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(Bloomberg) — The Trump administration announced sweeping new sanctions on Iran’s financial sector, a move intended to choke off the country’s economy from the rest of the world and raise pressure on its government to abandon nuclear weapons.

© Bloomberg Iranian national flags fly near a major highway through Tehran, Iran, on Tuesday, Sept. 17. 2019. Iranian Foreign Minister Mohammad Javad Zarif refused to rule out military conflict in the Middle East after the U.S. sent more troops and weapons to Saudi Arabia in response to an attack on oil fields the U.S. has blamed on the Islamic Republic.

Under the measures, announced Thursday by the Treasury Department, the administration blacklisted 18 banks in Iran that have so far escaped some U.S. restrictions, using authorities designed to punish entities associated with terrorism, ballistic-missile development and human-rights abuses. The Iranian financial sector was also designated as off-limits under an executive order that President Donald Trump signed in January.

The new sanctions were revealed in a web posting by the Office of Foreign Assets Control. They had been telegraphed in advance by U.S. officials, who have been weighing the move for weeks.

“Today’s action to identify the financial sector and sanction eighteen major Iranian banks reflects our commitment to stop illicit access to U.S. dollars,” said Treasury Secretary Steven Mnuchin in a statement. “Our sanctions programs will continue until Iran stops its support of terrorist activities and ends its nuclear programs.”

He said the actions “will continue to allow for humanitarian transactions to support the Iranian people.”

The move all but severs Iran from the global financial system, slashing the few remaining legal links it has and making it more dependent on informal or illicit trade. The country’s economy has already been crushed by the loss of oil sales and most other trade thanks to existing American restrictions imposed after Trump quit the 2015 Iran nuclear deal.

People familiar with planning for the sanctions said they have two objectives. They want to close one of the few remaining financial loopholes allowing Iran’s government to earn revenue, and stymie Democrat Joe Biden’s promise to re-enter the nuclear deal if he wins the presidency next month.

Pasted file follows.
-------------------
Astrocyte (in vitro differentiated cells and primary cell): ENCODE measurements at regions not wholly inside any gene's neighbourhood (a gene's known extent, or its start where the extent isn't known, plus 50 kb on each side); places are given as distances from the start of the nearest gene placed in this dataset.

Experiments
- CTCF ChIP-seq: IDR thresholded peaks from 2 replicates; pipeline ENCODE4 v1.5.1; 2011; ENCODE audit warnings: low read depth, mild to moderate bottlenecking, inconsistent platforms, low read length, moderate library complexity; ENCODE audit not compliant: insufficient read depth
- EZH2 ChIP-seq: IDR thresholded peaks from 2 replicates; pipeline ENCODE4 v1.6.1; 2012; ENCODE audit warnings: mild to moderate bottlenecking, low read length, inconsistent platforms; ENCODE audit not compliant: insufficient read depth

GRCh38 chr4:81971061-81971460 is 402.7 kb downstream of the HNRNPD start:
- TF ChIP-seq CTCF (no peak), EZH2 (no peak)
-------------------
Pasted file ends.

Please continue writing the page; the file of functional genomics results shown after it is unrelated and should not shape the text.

The sanctions proposal had initially gotten a chilly reception from several Trump officials for fear it could complicate the provision of international humanitarian assistance to Iran, which has been hard hit by the Covid-19 outbreak and existing U.S. sanctions.

But hardliners who had pushed for the sanctions, including several Republican senators and the Foundation for Defense of Democracies, which had initially floated the idea, argued the humanitarian costs could be mitigated through sanctions carveouts and so-called comfort letters from the Treasury Department. They argue that sanctions don’t affect most humanitarian goods, and the Treasury Department offers broad exemptions to such trade conducted with Iran’s central bank.

Iran has continued to do business with several countries including China and the United Arab Emirates, with total non-oil foreign trade reaching $24.6 billion in March-August, according to the country’s customs administration.

Critics of the hardline approach say Iran is already so heavily sanctioned that one more set of restrictions won’t make much difference. Indeed, the administration introduces new sanctions against Iran on a near daily basis, including Thursday, when the Treasury Department designated two Iranian judges under the Countering America’s Adversaries Through Sanctions Act.

Despite all those moves, the Iranian regime has so far remained defiant and refused to meet with Trump officials. The U.S. has also grown increasingly isolated at the United Nations Security Council, where 13 of 14 other countries on the panel — including several U.S. allies — have rejected its bid to reimpose, or snap back, restrictions targeting Iran’s nuclear program.

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